Saturday, March 12, 2011

Fear and pork chops

I went into this month's Charcutepalooza challenge, the brining challenge, with an entirely different notion of what I would do. The technique of brining meat - that is, letting it sit for a time in a salty, flavored liquid - can be applied to so many materials, everything from whole chickens to sides of beef. I originally planned on making corned beef, which sounded not only fun and interesting but delicious.

Then, out of the blue, my good friend Ayn called to tell me she was making pickled beef tongue for the challenge, but bought two, and ooh, weren't they a bit big, and would I want one?

How can one say no?

We met for cocktails, and I was handed a non-descript bi-rite bag. I had serious deja-vu of a similar hand-off I'd had with Ben of YFBC only a few months before, of a roasted pig head in a Trader Joe's bag. Only that time, I was doing the handing off, not the taking, and didn't actually have to think about what I'd do with the thing afterwards.

I open the bag. The tongue looked back at me.

And...well. I chickened out. It's in my freezer. I don't know what to do with it. Maybe I'll make lengua tacos.

It's not the idea of working with a three pound cow tongue that freaks me out. Ayn made corned beef tongue, and it doesn't look like too scary a process.

Its the idea of making a pickled cow tongue, and then getting my husband to eat it.

This is the other side of exploratory food, and maybe not everyone cares about it. Heck, I usually don't care about it, and most times the things I make are awesome and delicious enough that it doesn't matter. But somehow, something told me that this would pass a line.

So. I made pork chops.

Pork chops are a challenge for me, even though that's probably not the case for most 'normal' people. I didn't grow up eating pork, aside from guiltily made side of microwave bacon every so often. We didn't keep kosher, really, we just...didn't eat it.
My first pork chop, in fact, was eaten at my mother in law's perhaps two years ago. wasn't great. (Don't tell my husband, okay?)

So, not ONLY have I personally never made a pork chop, nor have much experience eating them, but they are a favorite 'mom's cooking' dish of my husbands. No pressure, right?

Not only did these turn out great - juicy and flavorful with a good sear - but they were dead easy. I even had time to make sides, which doesn't happen a whole lot in our house.

I'd never made these before, but you bet I'll make em again.

Apple-brined pork chops

I bought two bone-in pork chops, just over an inch thick each. If you are cooking for more, double the amount of brine. Brine is a basic recipe (based on Dean and Deluca's ) with my flavorings added.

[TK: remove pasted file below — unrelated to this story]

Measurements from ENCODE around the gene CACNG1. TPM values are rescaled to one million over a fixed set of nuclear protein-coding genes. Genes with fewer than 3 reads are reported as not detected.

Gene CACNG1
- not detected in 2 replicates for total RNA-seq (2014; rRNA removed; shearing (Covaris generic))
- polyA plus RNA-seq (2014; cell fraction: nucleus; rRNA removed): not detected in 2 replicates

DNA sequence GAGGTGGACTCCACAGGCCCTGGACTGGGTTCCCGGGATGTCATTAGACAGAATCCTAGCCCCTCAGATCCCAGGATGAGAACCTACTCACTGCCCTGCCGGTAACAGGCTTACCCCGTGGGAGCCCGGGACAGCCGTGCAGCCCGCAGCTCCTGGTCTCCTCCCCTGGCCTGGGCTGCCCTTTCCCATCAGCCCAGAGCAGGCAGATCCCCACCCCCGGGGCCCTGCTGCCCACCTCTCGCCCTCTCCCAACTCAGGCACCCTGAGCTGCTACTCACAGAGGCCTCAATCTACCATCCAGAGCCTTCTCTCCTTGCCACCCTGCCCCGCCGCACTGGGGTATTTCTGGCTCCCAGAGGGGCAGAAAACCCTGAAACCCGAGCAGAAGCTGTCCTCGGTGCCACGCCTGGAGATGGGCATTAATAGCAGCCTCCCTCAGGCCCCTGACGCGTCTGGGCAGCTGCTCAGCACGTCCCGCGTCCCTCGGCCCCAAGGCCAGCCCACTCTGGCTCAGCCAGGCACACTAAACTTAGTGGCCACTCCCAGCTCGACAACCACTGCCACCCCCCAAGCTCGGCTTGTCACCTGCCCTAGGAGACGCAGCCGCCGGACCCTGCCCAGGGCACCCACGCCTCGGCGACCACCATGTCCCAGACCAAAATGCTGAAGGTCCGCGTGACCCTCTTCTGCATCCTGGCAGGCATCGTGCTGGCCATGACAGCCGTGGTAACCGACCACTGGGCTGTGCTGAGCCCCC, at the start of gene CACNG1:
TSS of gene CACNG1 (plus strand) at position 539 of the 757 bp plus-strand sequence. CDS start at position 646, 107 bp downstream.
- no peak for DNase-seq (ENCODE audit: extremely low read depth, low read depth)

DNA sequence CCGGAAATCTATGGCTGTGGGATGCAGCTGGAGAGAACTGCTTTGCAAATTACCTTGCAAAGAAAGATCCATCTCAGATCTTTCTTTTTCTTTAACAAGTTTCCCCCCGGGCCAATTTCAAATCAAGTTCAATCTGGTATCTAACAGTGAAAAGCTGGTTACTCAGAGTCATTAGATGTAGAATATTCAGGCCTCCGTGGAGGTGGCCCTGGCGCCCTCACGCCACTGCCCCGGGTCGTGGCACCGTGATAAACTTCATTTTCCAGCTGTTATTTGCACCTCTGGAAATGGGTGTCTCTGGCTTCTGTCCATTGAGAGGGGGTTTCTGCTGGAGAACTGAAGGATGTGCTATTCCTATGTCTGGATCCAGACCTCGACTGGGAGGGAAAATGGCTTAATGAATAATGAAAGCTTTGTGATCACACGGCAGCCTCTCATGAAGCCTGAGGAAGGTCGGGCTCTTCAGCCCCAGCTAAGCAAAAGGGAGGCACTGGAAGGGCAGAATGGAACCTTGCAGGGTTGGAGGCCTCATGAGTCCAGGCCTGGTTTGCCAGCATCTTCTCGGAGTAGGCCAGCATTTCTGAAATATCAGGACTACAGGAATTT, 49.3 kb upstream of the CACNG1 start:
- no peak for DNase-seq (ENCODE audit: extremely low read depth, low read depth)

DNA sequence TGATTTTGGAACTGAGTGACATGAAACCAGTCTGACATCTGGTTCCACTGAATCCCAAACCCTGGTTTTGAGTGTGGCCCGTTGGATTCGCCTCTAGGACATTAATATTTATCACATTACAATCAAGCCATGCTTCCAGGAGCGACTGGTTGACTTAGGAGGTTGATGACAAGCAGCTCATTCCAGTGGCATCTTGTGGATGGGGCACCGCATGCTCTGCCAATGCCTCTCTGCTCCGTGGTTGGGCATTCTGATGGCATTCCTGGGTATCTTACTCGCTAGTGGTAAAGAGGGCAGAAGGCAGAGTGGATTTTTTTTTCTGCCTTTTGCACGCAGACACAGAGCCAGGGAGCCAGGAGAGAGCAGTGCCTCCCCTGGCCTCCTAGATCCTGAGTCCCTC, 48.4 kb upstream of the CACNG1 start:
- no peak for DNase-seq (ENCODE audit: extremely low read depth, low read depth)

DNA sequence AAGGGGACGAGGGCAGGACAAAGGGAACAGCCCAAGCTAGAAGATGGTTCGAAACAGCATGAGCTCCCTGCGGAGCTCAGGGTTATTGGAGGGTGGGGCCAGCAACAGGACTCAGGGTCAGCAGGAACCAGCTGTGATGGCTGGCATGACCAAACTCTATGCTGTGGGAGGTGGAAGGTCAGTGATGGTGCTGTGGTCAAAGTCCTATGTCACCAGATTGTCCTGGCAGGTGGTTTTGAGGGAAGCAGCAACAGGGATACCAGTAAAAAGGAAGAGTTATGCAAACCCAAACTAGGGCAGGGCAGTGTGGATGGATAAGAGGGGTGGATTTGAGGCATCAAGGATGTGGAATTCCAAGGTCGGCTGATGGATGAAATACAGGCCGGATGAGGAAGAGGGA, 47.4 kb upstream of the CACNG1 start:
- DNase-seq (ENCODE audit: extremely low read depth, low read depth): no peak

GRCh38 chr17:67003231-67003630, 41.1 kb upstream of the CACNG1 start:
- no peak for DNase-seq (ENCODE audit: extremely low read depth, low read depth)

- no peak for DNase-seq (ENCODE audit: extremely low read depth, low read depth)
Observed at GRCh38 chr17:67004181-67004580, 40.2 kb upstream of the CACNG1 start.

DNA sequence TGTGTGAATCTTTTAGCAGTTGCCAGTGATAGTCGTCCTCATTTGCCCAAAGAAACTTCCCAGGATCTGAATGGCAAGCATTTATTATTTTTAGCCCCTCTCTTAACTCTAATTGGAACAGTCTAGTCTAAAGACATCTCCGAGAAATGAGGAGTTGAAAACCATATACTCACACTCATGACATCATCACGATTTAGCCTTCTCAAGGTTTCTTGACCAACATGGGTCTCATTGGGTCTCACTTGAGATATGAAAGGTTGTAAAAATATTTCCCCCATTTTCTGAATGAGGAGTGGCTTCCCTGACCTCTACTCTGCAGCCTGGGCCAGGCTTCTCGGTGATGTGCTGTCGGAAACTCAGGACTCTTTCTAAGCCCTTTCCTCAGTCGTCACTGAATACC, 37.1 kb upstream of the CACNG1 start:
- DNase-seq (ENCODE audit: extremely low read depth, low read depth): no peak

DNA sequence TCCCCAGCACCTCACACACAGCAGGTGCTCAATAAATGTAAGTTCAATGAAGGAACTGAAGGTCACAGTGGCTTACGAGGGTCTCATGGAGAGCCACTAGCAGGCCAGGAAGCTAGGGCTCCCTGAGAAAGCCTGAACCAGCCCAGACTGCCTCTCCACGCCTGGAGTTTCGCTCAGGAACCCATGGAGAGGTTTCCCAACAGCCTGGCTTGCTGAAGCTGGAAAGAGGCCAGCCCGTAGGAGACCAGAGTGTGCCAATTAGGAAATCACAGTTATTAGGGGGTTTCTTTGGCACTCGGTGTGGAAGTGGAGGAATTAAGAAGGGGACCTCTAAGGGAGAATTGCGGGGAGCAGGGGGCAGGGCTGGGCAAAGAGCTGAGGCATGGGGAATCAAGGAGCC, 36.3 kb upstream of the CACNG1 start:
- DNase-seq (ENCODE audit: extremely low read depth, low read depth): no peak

The brine:

  • 4 cups water
  • 1/8 cup kosher salt
  • 1.5 teaspoons sugar
  • 3 bay leaves, crushed
  • 2 cloves
  • large pinch of cardamom seeds
  • 2 dried birdseye chillis
  • 2 teaspoons black peppercorns
  • 1 clove garlic, smashed
  • 3 sage leaves, crushed
  • 1 apple, chopped (don't bother coring)
  1. In a medium saucepan, bring the water, salt, and sugar to a boil.
  2. Add the aromatics: bay, cloves, cardamom, pepper, chilli, garlic and sage. Bring to a simmer and let it go on for about 10 minutes.
  3. Cool completely.
  1. Prepare the receptacle. Since I only did two porkchops, I was able to brine in a doubled up ziploc baggie, but if you plan on making more, you may need a tupperware or something.
  2. Add the pork chops and brine to the receptacle, along with the chopped apple.
  3. Brine for two hours, a bit longer if your pork chops are very thick.
  4. Remove the pork chops from the brine, and wash them very well.
  5. Pat them dry and chill in the fridge, covered by some plastic wrap if you wish, for anywhere from 15 minutes to a day. (I actually brined mine the night before and for the next evening)
To cook:
  1. Bring the oven to 350 degrees.
  2. Get a oven safe pan (I use my handy le creuset skillet) and get it very hot over high heat. 
  3. add about a tablespoon of vegetable or grapeseed oil just to coat.
  4. Sear the pork chops on either side (about a minute on either side). Turn the blower on, things might get smoky.
  5. Put in the oven for about 10-15 minutes, or until the internal temperature is about 135 degrees.
  6. Remove from the oven, cover and let rest for about 15 minutes.
Serve with whatever you like - I ended up sauteeing mushrooms in the pan juices and a bit of butter, and made garlic spinach and roasted potatoes. 

I'm glad I tackled this particular challenge. Uh, now to do about the tongue in my freezer...


Ayn said...

Nice post! Glad you've overcome your fear of pork chops, at least (and I can't wait for lengua tacos!).

Thanks for linking to my photos. =)

Jean | Delightful Repast said...

Your pork chops look perfect--I'm sure they were a lot better than your mother-in-law's! I make pork chops often, a few different ways. I have drawn the "line" when it comes to cooking tongue. My mother occasionally made it when I was a child. Only she and her mother (they were English) would eat it. I always tasted most things, but I don't think I even tasted the tongue. I drew that "line" early in life! So I'm afraid I cannot help you.

Mardi @eatlivetravelwrite said...

Your pork chops look lip smackingly delicious! And of course, now you KNOW we are all waiting to see what you do with the tongue!

Erica said...

Your pork chops look perfect!

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